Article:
Bram Stoker's Darcula is everywhere. Not many fantastic creatures have let a similar impression on their contemporary audience, quite like the light-skinned transsylvanian count has. Since his immigration to Central Europe in 1897, he has never stopped creeping about in our livingrooms. He comes disguised in many forms and inhabits various media. Unsurprisingly, it didn't take long until the US comic book industry started to celebrate the pale bloodsucker.
When the Comics Code Authority relaxed its politics and dropped the ban on vampires in comic books in 1971, Marvel Comics chose to jump on the little train of horrors. They launched a vampire comic book series in April 1972 and, of course, chose Bram Stoker's famous Dracula to become their main protagonist.
The first six issues of The Tomb of Dracula were written in turn by Gerry Conway, Archie Goodwin, and Gardner Fox, before Marv Wolfman took over and started to take command of the series' script. Together with Gene Colan (pencils), he shaped the series right up until the end - in August 1979.
With its 70 issues, The Tomb of Dracula had become the longest running comic book with a villain as its main character. Being a tricky creature by nature, "The Count" usually played the role of supernatural menace that was fought by a group of vampire hunters around Dr. Quincy Harker. Yet if it fit into his scheme – and Marvel's ideas for a storyline – he somtimes chose to join forces with his enemies to battle a common threat. And sometimes, he even fought other supernatural beasties on his own, embellishing the Marvel Universe quite a bit.
While the series was ongoing, Darcula often served as supervillain in crossovers. Other characters of the Marvel Universe like Blade, Spider-Man, Werewolf by Night or the X-Men were confronted with His Spookyness and a variety of Marvel heroes like Doctor Strange and the Silver Surfer had guest appearances in his series.
As Marv Wolfman had developed a very complex storyline around Bram Stoker's really simple character, it comes a s no surprise that he lost track eventually. In the end the story had become so twisted and entangled that Marvel decided to put a stop to it with the 70th issue. Dracula had outgrown them.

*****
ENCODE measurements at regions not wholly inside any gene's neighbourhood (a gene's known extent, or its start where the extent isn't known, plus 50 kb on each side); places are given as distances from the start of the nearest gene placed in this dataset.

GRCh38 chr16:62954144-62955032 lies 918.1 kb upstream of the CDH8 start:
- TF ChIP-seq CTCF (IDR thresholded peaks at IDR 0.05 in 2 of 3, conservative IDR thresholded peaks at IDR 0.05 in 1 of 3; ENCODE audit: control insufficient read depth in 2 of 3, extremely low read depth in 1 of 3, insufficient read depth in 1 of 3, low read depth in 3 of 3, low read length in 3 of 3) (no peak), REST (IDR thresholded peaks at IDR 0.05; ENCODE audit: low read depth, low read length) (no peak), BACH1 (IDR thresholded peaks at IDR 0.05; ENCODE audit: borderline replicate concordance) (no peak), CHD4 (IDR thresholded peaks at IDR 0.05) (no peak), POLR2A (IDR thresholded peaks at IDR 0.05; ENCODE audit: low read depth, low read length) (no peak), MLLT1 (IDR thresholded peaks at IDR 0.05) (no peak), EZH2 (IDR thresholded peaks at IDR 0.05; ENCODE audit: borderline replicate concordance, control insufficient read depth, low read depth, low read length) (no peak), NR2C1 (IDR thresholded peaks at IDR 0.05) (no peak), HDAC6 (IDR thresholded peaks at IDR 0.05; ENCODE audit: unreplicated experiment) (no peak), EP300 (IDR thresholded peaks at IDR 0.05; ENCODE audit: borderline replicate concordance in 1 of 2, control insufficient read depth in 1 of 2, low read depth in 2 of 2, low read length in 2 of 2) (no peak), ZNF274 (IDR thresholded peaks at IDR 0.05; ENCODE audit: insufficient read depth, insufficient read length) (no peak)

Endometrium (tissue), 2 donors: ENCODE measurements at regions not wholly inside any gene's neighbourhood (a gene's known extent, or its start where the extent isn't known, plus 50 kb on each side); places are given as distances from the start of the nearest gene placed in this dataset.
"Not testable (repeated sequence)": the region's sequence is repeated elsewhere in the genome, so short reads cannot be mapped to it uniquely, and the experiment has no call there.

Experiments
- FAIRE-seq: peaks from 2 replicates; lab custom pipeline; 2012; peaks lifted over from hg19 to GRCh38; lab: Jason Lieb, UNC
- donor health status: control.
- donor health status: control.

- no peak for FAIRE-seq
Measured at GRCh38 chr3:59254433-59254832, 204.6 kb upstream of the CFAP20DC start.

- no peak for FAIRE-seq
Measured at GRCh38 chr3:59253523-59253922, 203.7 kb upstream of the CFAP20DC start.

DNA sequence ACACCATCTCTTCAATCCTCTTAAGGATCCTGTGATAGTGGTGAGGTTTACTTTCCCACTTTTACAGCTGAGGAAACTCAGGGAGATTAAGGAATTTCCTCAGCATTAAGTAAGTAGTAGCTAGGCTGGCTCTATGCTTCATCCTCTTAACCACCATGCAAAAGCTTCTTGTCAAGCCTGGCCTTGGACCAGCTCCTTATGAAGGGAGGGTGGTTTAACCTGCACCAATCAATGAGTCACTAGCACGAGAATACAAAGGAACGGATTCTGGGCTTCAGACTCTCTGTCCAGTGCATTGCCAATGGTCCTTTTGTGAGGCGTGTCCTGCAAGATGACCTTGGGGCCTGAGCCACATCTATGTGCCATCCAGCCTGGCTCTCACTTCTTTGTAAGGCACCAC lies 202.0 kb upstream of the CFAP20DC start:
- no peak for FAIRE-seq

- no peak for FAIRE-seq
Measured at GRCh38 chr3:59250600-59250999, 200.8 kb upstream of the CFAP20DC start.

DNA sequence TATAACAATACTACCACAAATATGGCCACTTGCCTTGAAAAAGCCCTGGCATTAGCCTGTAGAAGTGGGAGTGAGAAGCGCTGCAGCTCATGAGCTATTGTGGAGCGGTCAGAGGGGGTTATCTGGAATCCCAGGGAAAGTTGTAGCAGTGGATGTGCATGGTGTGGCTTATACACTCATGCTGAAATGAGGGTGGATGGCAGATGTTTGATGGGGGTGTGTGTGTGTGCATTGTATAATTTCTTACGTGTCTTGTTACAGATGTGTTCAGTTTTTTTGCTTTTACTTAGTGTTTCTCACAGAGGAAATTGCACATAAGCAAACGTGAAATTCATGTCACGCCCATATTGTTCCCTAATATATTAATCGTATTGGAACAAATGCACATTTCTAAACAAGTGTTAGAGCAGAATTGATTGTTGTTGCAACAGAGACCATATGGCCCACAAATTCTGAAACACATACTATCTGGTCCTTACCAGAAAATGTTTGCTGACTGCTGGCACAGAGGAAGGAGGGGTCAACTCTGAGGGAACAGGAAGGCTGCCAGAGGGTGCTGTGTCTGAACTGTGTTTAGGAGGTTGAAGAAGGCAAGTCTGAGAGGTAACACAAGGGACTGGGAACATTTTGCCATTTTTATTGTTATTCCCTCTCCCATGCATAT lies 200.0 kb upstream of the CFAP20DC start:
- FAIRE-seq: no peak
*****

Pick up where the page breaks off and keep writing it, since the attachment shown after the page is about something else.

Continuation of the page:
Still, a big portion of the series' sucess may well have been due to its closeness to other, more prominent media, such as film & television: Obviously, Gene Colan had based his interpretation of Dracula on the actor Jack Palance who played "The Count" in a film and almost forgotten TV show in 1973.
Other prominent artist also contributed largely to the story: Gil Kane drew many of the covers for the first few years, as he did for many other Marvel titles and legendary Tom Palmer inked the whole series.
MArvel also was quite active in the marketing department to further the series' success: The magazine, "Dracula Lives!" was published as a supplement by Marvel's imprint Curtis Magazines from 1973 to 1975 and a "Giant-Size" companion provided more quarterly stories and ran for five issues during the mid-1970s.
When the series ended in 1979, it featured Quincy Harker's death and Dracula's apparent death and dispersal. Soon The Count came back: Six issues of a black-and-white magazine also called The Tomb of Dracula followed, featuring stories of a freshly resurrected Bloodsucker - drawn by Gene Colan and inked once again by Tom Palmer. Well, sometimes they return especially when they are immortal.